• Frabill Softbag: This storage bag for ice fishing tackle looks like a keeper to me and features numerous zippered pockets and elastic tie-downs for easily strapping to a snowmobile or ATV, along with one large and three smaller Plano utility boxes. About $40; frabill.com.
•"Gone Fishing": This compilation of stories written by the late "Whopper John" Little, the UND professor and local fishing celebrity who was a regular contributor to the Herald's outdoors pages, is a must-read for anyone who fishes in the Dakotas, Minnesota or Canada. Written in Little's inimitable, often self-deprecating style, "Gone Fishing" is a fundraiser for the John Little Memorial Endowment to help continue the UND Writers Conference he founded. To order, send $20 (plus $3 shipping and handling for out-of-town orders) to the John Little Memorial Endowment, c/o Kathy Coudle-King, UND Department of English, Box 7209, University Station, Grand Forks, ND 58202; also available at amazon.com.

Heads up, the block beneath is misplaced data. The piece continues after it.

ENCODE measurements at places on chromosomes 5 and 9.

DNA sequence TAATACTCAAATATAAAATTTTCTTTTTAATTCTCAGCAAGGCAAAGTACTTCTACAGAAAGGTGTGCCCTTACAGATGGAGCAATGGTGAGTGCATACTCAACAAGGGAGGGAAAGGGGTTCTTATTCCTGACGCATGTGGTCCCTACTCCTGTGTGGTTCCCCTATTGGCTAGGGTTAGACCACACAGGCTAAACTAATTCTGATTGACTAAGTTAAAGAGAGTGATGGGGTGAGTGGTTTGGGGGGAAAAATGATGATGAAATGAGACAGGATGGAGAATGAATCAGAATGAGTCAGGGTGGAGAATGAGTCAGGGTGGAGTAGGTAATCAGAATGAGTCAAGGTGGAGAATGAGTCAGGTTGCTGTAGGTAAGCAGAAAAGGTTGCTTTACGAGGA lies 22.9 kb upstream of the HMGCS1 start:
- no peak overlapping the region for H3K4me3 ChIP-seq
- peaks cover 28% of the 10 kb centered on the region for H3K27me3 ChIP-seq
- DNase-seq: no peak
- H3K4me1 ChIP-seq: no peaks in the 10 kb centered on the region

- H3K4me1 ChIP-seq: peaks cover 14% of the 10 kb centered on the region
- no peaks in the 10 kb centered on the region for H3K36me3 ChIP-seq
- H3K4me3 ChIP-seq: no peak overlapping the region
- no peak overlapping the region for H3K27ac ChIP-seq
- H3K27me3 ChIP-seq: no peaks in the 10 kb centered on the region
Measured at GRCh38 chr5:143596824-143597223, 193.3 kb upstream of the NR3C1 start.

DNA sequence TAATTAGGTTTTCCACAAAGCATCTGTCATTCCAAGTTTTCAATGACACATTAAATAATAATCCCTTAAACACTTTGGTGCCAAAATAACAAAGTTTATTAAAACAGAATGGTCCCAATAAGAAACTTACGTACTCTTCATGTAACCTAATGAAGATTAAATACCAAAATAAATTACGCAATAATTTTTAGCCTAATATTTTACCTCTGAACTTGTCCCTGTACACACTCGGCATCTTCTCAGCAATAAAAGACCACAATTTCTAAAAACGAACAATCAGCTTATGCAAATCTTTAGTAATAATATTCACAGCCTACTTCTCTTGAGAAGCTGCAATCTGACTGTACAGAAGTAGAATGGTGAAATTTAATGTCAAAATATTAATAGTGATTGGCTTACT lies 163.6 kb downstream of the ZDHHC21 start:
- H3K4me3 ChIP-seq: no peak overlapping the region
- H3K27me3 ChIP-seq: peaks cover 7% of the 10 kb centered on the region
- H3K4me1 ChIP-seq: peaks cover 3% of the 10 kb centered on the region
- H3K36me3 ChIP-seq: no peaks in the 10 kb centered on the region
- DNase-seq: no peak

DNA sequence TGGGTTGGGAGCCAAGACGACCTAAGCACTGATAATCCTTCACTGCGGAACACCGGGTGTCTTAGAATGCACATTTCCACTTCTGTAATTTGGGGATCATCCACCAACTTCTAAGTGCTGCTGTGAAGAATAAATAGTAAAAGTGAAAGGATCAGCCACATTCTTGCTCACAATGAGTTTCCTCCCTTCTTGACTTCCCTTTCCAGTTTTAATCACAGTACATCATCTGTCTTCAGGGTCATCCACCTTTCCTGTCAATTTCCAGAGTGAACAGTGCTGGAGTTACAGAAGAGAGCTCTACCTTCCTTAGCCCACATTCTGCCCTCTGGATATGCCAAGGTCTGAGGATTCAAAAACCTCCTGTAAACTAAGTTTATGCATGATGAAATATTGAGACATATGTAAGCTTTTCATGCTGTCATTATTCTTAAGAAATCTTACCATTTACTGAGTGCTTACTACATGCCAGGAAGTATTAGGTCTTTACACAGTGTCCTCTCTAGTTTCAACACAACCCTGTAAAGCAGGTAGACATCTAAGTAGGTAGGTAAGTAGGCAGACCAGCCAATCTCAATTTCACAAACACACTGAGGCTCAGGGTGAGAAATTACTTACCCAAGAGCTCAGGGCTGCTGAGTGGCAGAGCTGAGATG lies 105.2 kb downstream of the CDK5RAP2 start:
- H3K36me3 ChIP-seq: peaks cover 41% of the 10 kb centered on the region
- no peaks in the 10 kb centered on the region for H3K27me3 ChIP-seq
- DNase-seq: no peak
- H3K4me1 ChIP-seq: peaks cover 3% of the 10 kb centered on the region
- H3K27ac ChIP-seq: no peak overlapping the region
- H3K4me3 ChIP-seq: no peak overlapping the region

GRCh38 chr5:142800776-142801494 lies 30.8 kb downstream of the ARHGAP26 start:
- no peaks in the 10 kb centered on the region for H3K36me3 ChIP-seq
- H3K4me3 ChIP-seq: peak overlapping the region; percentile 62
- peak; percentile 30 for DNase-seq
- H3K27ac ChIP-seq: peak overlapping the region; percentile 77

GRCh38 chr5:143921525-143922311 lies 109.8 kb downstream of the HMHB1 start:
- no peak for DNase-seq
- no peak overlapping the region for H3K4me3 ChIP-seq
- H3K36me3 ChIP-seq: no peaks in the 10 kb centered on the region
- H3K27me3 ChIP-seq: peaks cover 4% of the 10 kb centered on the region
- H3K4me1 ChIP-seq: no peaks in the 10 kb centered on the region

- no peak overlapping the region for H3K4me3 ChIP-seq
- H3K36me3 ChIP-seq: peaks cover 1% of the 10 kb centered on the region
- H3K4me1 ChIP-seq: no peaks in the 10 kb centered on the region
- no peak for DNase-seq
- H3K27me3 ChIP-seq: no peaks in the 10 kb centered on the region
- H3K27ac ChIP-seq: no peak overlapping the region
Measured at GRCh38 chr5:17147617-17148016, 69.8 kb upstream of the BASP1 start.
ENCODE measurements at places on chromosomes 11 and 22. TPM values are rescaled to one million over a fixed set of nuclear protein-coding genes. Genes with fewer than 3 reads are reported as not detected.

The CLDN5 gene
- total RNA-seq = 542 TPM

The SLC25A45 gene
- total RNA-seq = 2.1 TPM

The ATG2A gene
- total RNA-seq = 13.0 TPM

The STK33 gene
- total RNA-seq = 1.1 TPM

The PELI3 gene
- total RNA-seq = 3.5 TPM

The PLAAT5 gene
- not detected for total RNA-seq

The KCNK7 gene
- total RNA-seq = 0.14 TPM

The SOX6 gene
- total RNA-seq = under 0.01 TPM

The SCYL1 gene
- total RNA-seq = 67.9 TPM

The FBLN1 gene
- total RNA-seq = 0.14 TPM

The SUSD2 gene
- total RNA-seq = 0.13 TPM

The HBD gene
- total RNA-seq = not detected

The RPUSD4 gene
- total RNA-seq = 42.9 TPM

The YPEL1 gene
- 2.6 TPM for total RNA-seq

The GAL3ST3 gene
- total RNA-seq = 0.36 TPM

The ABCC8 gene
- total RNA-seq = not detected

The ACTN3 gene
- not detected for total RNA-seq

•"The Wild Chef": From author Jonathan Miles and the editors of Field & Stream magazine, "The Wild Chef" is a collection of more than 130 recipes, tips and food writing from the magazine's blog and popular "Wild Chef" column. About $20; amazon.com.
• "Cornell Guide to Bird Sounds: Master Set for North America": Recognizing a bird by its call can be a challenge for inexperienced birders, and this set from the Cornell Lab of Ornithology removes much of the guesswork. This set includes 4,938 cuts representing the vocal and mechanical sound repertoires of 735 bird species that regularly breed in North America. Includes MP3 sound files and accompanying photographs. About $49.99; http://macaulaylibrary.org/guide/audio/master-set-for-north-america.
• Vertical fire pit grate: There's an art to building a campfire, and this welded steel grate ensures wood is stacked in a teepee form throughout the fire. Billed as a tool for both expert and novice fire builders, the FIREase comes in three models ranging in price from $65 to $75; firease.com.